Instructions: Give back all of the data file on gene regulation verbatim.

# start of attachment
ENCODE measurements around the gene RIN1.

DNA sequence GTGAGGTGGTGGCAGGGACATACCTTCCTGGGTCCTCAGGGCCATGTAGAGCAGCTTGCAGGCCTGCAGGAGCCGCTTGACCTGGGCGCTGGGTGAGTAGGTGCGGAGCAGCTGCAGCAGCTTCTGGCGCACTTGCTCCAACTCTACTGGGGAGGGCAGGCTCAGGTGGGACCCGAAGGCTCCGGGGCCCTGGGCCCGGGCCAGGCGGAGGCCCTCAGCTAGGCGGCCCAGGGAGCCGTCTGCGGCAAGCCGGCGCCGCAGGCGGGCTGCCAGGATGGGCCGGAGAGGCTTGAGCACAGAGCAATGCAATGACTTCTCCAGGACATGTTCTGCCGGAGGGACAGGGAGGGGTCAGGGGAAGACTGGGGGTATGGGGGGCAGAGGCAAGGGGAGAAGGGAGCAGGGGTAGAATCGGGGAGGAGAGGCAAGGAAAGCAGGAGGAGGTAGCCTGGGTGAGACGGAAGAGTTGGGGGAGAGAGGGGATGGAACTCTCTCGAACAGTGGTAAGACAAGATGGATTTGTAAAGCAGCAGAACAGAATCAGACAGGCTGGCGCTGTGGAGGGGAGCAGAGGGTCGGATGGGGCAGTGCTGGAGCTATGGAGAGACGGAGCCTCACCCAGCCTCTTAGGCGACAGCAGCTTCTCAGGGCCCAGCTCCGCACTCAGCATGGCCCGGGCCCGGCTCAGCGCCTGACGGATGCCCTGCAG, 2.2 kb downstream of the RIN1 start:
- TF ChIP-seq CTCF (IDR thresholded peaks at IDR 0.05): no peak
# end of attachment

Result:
ENCODE measurements around the gene RIN1.

DNA sequence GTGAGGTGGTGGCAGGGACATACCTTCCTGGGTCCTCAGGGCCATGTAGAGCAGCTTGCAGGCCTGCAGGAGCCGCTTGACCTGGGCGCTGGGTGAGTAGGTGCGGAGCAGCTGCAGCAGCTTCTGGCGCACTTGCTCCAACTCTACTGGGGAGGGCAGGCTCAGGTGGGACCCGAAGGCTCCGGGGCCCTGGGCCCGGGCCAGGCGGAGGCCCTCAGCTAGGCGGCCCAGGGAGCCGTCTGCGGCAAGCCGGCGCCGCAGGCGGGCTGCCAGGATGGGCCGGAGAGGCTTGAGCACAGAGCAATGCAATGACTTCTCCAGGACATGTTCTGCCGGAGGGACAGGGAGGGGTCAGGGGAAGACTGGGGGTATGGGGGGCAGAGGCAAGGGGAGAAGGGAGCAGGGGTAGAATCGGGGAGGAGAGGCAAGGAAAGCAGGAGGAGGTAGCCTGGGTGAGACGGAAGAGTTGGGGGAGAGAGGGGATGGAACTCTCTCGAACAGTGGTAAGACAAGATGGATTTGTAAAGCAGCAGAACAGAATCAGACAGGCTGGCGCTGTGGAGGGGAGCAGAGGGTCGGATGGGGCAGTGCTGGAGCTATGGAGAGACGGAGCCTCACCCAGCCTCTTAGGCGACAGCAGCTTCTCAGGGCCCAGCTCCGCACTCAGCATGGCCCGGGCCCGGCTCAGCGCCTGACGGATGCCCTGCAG, 2.2 kb downstream of the RIN1 start:
- TF ChIP-seq CTCF (IDR thresholded peaks at IDR 0.05): no peak